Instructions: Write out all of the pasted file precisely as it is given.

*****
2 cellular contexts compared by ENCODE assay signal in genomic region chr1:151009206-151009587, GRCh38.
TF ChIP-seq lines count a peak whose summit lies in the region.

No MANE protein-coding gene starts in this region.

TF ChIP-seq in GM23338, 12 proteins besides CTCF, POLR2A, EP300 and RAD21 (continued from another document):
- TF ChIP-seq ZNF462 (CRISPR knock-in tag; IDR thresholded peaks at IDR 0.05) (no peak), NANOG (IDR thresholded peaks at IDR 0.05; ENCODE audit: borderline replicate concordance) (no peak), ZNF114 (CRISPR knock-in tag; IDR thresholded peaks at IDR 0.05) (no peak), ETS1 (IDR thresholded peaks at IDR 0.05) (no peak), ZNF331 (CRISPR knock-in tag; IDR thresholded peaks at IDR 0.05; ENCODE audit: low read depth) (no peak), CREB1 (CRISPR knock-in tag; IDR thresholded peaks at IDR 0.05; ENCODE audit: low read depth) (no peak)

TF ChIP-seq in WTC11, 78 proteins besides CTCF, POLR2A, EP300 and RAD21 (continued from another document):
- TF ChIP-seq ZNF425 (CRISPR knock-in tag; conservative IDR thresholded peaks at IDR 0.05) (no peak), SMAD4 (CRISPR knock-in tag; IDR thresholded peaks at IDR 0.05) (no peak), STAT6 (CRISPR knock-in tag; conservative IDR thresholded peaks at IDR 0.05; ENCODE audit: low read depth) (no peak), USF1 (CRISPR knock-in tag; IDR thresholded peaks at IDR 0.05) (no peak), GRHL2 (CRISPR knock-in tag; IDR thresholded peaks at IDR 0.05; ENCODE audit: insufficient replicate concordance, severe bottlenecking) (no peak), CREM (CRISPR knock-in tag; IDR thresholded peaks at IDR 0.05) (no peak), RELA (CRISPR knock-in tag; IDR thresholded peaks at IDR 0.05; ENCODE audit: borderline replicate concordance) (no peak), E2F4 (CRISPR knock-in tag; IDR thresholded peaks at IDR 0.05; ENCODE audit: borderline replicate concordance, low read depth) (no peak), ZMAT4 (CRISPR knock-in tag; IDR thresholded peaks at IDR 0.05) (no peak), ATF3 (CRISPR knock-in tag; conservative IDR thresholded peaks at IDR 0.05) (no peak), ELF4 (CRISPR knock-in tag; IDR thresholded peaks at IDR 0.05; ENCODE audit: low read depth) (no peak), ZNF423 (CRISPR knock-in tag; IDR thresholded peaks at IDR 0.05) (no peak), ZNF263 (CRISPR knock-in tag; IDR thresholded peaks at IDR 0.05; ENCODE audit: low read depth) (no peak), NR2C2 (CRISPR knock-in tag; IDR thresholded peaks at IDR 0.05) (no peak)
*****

2 cellular contexts compared by ENCODE assay signal in genomic region chr1:151009206-151009587, GRCh38.
TF ChIP-seq lines count a peak whose summit lies in the region.

No MANE protein-coding gene starts in this region.

TF ChIP-seq in GM23338, 12 proteins besides CTCF, POLR2A, EP300 and RAD21 (continued from another document):
- TF ChIP-seq ZNF462 (CRISPR knock-in tag; IDR thresholded peaks at IDR 0.05) (no peak), NANOG (IDR thresholded peaks at IDR 0.05; ENCODE audit: borderline replicate concordance) (no peak), ZNF114 (CRISPR knock-in tag; IDR thresholded peaks at IDR 0.05) (no peak), ETS1 (IDR thresholded peaks at IDR 0.05) (no peak), ZNF331 (CRISPR knock-in tag; IDR thresholded peaks at IDR 0.05; ENCODE audit: low read depth) (no peak), CREB1 (CRISPR knock-in tag; IDR thresholded peaks at IDR 0.05; ENCODE audit: low read depth) (no peak)

TF ChIP-seq in WTC11, 78 proteins besides CTCF, POLR2A, EP300 and RAD21 (continued from another document):
- TF ChIP-seq ZNF425 (CRISPR knock-in tag; conservative IDR thresholded peaks at IDR 0.05) (no peak), SMAD4 (CRISPR knock-in tag; IDR thresholded peaks at IDR 0.05) (no peak), STAT6 (CRISPR knock-in tag; conservative IDR thresholded peaks at IDR 0.05; ENCODE audit: low read depth) (no peak), USF1 (CRISPR knock-in tag; IDR thresholded peaks at IDR 0.05) (no peak), GRHL2 (CRISPR knock-in tag; IDR thresholded peaks at IDR 0.05; ENCODE audit: insufficient replicate concordance, severe bottlenecking) (no peak), CREM (CRISPR knock-in tag; IDR thresholded peaks at IDR 0.05) (no peak), RELA (CRISPR knock-in tag; IDR thresholded peaks at IDR 0.05; ENCODE audit: borderline replicate concordance) (no peak), E2F4 (CRISPR knock-in tag; IDR thresholded peaks at IDR 0.05; ENCODE audit: borderline replicate concordance, low read depth) (no peak), ZMAT4 (CRISPR knock-in tag; IDR thresholded peaks at IDR 0.05) (no peak), ATF3 (CRISPR knock-in tag; conservative IDR thresholded peaks at IDR 0.05) (no peak), ELF4 (CRISPR knock-in tag; IDR thresholded peaks at IDR 0.05; ENCODE audit: low read depth) (no peak), ZNF423 (CRISPR knock-in tag; IDR thresholded peaks at IDR 0.05) (no peak), ZNF263 (CRISPR knock-in tag; IDR thresholded peaks at IDR 0.05; ENCODE audit: low read depth) (no peak), NR2C2 (CRISPR knock-in tag; IDR thresholded peaks at IDR 0.05) (no peak)